Regulation of Cl− Secretion by Extracellular ATP in Cultured Mouse Endometrial Epithelium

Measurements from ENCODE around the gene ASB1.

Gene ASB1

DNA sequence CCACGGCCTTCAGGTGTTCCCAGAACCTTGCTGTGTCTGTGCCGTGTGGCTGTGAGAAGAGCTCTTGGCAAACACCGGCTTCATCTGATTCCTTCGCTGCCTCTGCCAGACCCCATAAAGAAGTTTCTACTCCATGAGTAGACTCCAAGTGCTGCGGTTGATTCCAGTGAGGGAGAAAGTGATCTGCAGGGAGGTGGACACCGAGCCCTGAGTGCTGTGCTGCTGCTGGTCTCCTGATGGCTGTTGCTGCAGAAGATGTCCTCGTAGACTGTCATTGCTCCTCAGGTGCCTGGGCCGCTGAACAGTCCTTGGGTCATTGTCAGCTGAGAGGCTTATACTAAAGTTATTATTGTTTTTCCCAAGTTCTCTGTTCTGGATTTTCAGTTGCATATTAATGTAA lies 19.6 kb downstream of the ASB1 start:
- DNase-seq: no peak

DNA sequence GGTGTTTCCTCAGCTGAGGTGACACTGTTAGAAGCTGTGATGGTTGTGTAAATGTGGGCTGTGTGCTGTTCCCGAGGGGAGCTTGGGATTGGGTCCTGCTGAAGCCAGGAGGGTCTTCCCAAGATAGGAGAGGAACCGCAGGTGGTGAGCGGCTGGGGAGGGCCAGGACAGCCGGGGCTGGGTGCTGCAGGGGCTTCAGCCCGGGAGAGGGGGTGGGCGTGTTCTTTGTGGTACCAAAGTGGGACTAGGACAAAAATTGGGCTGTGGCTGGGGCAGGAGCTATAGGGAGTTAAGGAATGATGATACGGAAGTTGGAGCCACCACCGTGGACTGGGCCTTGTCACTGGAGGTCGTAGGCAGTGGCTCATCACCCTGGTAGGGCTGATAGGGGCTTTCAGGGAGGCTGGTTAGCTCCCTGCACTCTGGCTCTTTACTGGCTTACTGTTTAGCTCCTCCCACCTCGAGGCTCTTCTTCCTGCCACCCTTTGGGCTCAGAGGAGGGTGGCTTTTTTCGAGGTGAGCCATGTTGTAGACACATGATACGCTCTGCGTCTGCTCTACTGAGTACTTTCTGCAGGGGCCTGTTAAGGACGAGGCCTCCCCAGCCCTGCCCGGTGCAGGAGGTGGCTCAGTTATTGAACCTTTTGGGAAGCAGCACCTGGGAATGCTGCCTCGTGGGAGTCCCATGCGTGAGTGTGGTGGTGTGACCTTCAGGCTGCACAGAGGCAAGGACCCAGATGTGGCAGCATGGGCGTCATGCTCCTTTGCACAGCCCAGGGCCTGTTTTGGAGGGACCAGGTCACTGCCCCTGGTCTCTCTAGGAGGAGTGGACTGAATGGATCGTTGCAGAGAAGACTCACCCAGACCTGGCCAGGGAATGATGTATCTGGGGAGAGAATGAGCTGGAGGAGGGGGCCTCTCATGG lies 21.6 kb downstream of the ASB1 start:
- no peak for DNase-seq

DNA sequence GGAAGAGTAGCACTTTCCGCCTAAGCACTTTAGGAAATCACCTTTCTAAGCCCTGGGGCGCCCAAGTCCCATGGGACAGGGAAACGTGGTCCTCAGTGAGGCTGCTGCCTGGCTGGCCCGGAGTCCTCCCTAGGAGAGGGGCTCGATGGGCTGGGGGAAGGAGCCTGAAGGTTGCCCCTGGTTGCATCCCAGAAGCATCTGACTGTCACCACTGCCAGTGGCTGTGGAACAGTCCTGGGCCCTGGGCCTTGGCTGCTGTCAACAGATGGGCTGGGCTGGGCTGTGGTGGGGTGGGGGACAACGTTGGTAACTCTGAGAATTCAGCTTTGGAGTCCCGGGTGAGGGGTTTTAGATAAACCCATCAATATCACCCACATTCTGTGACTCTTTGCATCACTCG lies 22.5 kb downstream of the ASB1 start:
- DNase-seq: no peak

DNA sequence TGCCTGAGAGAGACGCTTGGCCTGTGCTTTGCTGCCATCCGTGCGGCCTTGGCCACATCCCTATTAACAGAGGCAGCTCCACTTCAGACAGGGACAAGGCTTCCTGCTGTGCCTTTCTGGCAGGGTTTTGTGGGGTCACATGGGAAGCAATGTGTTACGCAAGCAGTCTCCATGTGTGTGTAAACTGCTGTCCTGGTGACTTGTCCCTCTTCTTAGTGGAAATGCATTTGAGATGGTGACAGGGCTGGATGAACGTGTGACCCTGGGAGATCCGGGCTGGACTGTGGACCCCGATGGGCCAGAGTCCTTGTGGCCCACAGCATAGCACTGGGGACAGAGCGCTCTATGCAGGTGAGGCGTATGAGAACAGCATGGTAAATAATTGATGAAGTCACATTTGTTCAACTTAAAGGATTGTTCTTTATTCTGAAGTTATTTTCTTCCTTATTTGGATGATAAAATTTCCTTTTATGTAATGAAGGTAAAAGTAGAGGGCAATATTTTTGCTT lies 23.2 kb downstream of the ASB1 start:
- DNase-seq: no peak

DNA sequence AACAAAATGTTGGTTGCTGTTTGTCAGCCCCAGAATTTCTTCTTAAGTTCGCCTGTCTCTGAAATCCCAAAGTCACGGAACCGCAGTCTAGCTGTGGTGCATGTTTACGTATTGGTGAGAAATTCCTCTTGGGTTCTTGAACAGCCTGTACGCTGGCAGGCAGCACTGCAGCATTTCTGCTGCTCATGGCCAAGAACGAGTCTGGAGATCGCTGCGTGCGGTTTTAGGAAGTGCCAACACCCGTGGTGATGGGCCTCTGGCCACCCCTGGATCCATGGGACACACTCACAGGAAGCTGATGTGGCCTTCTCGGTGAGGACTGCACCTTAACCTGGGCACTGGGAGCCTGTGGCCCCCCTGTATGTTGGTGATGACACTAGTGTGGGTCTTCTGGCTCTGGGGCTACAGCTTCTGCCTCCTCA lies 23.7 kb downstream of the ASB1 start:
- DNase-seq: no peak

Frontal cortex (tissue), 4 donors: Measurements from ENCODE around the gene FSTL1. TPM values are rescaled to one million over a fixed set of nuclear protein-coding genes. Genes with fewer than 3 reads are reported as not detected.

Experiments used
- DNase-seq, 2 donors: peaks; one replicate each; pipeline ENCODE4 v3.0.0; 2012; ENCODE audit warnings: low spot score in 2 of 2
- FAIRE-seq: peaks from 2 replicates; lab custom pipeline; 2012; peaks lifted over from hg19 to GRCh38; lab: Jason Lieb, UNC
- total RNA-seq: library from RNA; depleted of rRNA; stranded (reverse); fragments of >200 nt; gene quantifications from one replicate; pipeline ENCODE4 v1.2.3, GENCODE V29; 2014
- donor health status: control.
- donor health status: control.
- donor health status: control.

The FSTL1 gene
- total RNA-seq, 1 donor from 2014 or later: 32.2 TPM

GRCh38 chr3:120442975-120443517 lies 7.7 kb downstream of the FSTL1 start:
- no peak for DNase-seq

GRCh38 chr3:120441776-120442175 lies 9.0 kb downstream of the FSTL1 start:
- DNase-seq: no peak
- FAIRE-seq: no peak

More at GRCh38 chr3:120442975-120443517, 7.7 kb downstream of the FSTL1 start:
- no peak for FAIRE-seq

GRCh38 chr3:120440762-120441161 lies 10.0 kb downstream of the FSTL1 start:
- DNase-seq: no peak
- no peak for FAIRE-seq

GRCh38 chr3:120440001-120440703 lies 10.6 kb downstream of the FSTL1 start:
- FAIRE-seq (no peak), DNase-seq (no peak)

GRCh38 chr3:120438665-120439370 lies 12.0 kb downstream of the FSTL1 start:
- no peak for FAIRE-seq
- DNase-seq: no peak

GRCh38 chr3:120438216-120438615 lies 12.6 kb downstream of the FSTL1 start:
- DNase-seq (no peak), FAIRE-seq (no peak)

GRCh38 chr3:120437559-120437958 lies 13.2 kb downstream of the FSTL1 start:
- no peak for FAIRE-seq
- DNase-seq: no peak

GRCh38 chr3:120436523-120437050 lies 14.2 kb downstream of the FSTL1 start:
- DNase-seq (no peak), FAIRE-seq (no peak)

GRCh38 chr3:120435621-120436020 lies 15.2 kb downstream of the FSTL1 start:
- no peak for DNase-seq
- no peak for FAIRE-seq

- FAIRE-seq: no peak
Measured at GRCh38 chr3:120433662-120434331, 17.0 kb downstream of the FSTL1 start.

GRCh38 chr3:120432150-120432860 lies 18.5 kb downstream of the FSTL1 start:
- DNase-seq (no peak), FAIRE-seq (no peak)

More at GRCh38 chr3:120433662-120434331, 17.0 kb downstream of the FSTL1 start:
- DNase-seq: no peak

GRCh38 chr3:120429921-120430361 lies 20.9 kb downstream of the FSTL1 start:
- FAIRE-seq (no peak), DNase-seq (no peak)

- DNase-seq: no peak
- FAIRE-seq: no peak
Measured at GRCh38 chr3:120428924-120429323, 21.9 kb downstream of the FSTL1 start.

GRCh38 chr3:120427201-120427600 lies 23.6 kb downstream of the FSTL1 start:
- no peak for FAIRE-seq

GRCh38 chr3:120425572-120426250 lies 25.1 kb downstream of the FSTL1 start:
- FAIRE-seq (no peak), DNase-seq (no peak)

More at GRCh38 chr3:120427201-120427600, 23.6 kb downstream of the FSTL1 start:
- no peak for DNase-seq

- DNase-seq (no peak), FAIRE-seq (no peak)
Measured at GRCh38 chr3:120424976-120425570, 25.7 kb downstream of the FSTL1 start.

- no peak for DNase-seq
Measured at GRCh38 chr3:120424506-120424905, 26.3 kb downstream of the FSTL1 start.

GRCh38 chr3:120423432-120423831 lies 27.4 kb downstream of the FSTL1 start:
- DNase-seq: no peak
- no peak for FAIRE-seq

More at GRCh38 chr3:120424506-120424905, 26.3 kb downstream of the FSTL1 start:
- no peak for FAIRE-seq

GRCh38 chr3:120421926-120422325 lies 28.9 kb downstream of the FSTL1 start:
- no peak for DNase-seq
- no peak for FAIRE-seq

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The present study explored regulation of electrogenic ion transport across cultured mouse endometrial epithelium by extracellular ATP using the short-circuit current (ISC) and the patch-clamp techniques. The cultured endometrial monolayers responded to apical application of ATP with an increase in ISC in a concentration-dependent manner (EC50 at 3 μm). Replacement of Cl− in the bathing solution or treatment of the cells with Cl− channel blockers, DIDS and DPC, markedly reduced the ISC, indicating that a substantial portion of the ATP-activated ISC was Cl−-dependent. Amiloride at a concentration (10 μm) known to block Na+ channels was found to have no effect on the ATP-activated ISC excluding the involvement of Na+ absorption. Adenosine was found to have little effect on the ISC excluding the involvement of P1 receptors. The effect of UTP, a potent P2U receptor agonist on the ISC was similar to that of ATP while potent P2X agonist, α-β-Methylene adenosine 5′-triphosphate (α-β-M-ATP) and P2Y agonist, 2-methylthio-adenosine triphosphate (2-M-ATP), were found to be ineffective. The effect of ATP on ISC was mimicked by the Ca2+ ionophore, ionomycin, indicating a role of intracellular Ca2+ in mediating the ATP response. Confocal microscopic study also demonstrated a rise in intracellular Ca2+ upon stimulation by extracellular ATP. In voltage-clamped endometrial epithelial cells, ATP elicited a whole-cell Cl− current which exhibited outward rectification and delayed activation and inactivation at depolarizing and hyperpolarizing voltages, respectively. The results of the present study demonstrate the presence of a regulatory mechanism involving extracellular ATP and P2U purinoceptors for endometrial Cl− secretion.
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